On July 27, Tea Party Nation chief Judson Phillips was given a patina of mainstream media respectability when The Washington Post published an op-ed by him on the debt ceiling crisis. His record, however, raises questions about whether he's deserving of such respectability.
First, there's the question of whether Phillips is truly the tea party leader he portrays himself as. When he put on a "Tea Party Convention" last year, other tea party activists attacked it as an overpriced operation designed to be a money-making enterprise for Phillips. Phillips tried to clamp down on media coverage of the confab, and one convention organizer fell out with Phillips and launched a boycott. Even RedState's Erick Erickson said that Phillips' convention "smells scammy."
An attempt by Phillips to stage a second convention later in 2010 fizzled; it was rescheduled and ultimately canceled. Last week, the Las Vegas hotel that was to host the convention sued Tea Party Nation for $642,000 over the cancellation.
Second, Phillips and Tea Party Nation a history of inflammatory statements that put him far out of the mainstream:
- Tea Party Nation sent an email in support of a candidate running against Rep. Keith Ellison. One of the reasons Ellison should be retired, according to the email, is that "He is the only Muslim member of congress." Phillips later defended the statement: "I am not going to apologize because I'm bothered by a religion that says kill the infidel, especially when I am the infidel."
- Phillips agreed that the Founding Fathers' limiting of voting rights to property owners was a "wise idea."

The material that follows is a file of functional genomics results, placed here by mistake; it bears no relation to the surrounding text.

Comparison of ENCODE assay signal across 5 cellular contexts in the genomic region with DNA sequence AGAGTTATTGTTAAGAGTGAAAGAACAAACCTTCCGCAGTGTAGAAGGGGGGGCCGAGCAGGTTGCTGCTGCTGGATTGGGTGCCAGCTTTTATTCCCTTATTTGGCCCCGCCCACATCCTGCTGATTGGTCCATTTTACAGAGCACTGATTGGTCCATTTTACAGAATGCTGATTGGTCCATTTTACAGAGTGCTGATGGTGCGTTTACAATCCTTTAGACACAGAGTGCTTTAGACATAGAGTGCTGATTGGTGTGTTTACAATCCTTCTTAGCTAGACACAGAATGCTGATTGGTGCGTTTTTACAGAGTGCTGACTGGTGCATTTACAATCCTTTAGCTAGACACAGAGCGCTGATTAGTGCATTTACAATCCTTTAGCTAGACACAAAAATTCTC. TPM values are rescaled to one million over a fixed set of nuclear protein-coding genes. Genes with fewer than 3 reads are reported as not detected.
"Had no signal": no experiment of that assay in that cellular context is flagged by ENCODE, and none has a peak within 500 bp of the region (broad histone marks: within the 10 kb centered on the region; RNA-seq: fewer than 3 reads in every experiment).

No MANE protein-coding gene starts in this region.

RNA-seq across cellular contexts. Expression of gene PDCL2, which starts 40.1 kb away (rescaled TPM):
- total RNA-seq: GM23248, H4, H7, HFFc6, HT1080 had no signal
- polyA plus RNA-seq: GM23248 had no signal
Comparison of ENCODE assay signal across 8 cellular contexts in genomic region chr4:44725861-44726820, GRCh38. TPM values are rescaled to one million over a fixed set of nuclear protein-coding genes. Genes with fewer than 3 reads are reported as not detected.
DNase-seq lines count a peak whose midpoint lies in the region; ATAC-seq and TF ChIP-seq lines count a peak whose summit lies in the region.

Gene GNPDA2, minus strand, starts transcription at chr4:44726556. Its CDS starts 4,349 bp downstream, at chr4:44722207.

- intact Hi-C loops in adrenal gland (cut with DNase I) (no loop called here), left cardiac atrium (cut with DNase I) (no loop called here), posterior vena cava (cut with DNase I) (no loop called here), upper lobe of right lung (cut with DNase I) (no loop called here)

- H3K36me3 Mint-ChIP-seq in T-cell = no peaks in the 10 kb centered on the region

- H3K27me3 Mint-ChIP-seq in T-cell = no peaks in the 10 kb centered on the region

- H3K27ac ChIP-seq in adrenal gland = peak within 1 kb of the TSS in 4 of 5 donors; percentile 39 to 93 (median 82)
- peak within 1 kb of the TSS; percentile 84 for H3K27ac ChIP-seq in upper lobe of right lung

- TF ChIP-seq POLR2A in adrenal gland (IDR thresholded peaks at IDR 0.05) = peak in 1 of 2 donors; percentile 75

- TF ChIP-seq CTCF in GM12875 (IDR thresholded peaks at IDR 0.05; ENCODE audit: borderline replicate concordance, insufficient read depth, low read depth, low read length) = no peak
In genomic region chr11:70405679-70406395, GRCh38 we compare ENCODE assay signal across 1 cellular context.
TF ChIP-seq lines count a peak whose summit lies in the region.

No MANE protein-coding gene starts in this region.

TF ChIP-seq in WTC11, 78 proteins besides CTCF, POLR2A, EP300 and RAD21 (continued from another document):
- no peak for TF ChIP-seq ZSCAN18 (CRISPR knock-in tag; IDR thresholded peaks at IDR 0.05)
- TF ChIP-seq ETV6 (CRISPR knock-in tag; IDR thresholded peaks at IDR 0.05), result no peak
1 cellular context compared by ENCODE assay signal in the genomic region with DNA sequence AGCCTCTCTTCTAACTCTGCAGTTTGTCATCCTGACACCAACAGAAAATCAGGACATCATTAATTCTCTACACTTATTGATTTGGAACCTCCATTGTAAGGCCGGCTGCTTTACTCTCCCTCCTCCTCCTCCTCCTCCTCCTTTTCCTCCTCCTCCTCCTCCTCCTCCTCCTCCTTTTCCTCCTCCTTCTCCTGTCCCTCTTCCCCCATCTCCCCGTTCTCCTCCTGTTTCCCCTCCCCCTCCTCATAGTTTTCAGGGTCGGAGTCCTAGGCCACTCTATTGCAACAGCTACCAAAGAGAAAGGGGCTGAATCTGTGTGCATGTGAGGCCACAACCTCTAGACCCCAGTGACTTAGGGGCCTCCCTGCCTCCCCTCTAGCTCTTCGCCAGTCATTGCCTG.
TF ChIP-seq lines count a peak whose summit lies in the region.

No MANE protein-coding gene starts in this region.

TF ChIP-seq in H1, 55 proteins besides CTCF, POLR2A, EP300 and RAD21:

- Phillips claimed that Obama received campaign contributions from Hamas, adding, "So where does a corrupt, unpopular President from the party of treason go for reelection cash? China, of course."
- A Tea Party Nation email warned that "The White Anglo-Saxon Protestant (WASP) population in America is headed for extinction and with it our economy, well-being and survival as a uniquely America culture."
- Phillips claimed that "Obama and his regime are not real Americans."
- Phillips repeated what he called a "very believable" story that "the Obama regime ... spent the forty-eight hours prior to the raid" that killed Osama bin Laden "trying to stop it from taking place.
- Phillips asserted that Obama "released a forged birth certificate" and defended birther lawyer Orly Taitz, who "deserve[s] a place among the great lawyers of this country, who fought incredible odds to win justice."
- Phillips called the gay-rights movement part of the "liberal freak show" criticizing Michele Bachmann, adding that "[m]ost Americans do not believe homosexuality (which is only 1-3% of the population) is a good thing, though most Americans are tolerant of most things."
- Phillips said regarding Rep. Barney Frank: "With the repeal of Don't Ask, Don't Tell, maybe DOD needs to send Frank a new 'friend' and the DOD budget will do better."
Despite all this, Phillips got to write a Washington Post op-ed. And what did Phillips do with this newfound media credibility? What he usually does. Appearing on the July 28 edition nof Fox Business' America's Nightly Scoreboard, Phillips said of Nancy Pelosi: "I think it's clear the Botox has gotten to her."
Is this someone who has really demonstrated to the media that he should be taken seriously?